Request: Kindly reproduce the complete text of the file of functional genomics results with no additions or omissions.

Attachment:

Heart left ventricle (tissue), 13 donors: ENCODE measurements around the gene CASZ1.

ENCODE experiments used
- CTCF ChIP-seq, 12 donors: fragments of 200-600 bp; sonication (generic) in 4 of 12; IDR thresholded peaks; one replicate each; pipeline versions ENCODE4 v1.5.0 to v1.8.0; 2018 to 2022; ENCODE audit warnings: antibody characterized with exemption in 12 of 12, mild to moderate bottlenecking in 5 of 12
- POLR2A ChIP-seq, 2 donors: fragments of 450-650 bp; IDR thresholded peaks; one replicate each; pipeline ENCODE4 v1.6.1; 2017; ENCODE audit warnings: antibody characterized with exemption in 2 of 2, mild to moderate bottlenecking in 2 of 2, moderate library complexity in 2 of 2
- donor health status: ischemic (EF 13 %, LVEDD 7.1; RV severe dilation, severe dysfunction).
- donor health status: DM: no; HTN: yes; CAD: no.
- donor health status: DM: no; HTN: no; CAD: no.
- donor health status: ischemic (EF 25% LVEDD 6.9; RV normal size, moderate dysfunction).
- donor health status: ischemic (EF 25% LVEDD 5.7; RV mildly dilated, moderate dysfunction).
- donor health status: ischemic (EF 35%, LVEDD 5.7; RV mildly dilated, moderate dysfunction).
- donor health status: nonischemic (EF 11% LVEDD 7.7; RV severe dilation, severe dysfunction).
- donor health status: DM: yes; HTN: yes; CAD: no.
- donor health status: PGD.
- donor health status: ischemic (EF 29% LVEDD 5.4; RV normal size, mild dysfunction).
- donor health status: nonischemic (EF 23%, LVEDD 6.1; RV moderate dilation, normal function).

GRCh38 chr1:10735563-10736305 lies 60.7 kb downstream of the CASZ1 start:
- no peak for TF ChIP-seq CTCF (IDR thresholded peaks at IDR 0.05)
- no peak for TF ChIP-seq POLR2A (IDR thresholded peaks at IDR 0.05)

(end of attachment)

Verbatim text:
Heart left ventricle (tissue), 13 donors: ENCODE measurements around the gene CASZ1.

ENCODE experiments used
- CTCF ChIP-seq, 12 donors: fragments of 200-600 bp; sonication (generic) in 4 of 12; IDR thresholded peaks; one replicate each; pipeline versions ENCODE4 v1.5.0 to v1.8.0; 2018 to 2022; ENCODE audit warnings: antibody characterized with exemption in 12 of 12, mild to moderate bottlenecking in 5 of 12
- POLR2A ChIP-seq, 2 donors: fragments of 450-650 bp; IDR thresholded peaks; one replicate each; pipeline ENCODE4 v1.6.1; 2017; ENCODE audit warnings: antibody characterized with exemption in 2 of 2, mild to moderate bottlenecking in 2 of 2, moderate library complexity in 2 of 2
- donor health status: ischemic (EF 13 %, LVEDD 7.1; RV severe dilation, severe dysfunction).
- donor health status: DM: no; HTN: yes; CAD: no.
- donor health status: DM: no; HTN: no; CAD: no.
- donor health status: ischemic (EF 25% LVEDD 6.9; RV normal size, moderate dysfunction).
- donor health status: ischemic (EF 25% LVEDD 5.7; RV mildly dilated, moderate dysfunction).
- donor health status: ischemic (EF 35%, LVEDD 5.7; RV mildly dilated, moderate dysfunction).
- donor health status: nonischemic (EF 11% LVEDD 7.7; RV severe dilation, severe dysfunction).
- donor health status: DM: yes; HTN: yes; CAD: no.
- donor health status: PGD.
- donor health status: ischemic (EF 29% LVEDD 5.4; RV normal size, mild dysfunction).
- donor health status: nonischemic (EF 23%, LVEDD 6.1; RV moderate dilation, normal function).

GRCh38 chr1:10735563-10736305 lies 60.7 kb downstream of the CASZ1 start:
- no peak for TF ChIP-seq CTCF (IDR thresholded peaks at IDR 0.05)
- no peak for TF ChIP-seq POLR2A (IDR thresholded peaks at IDR 0.05)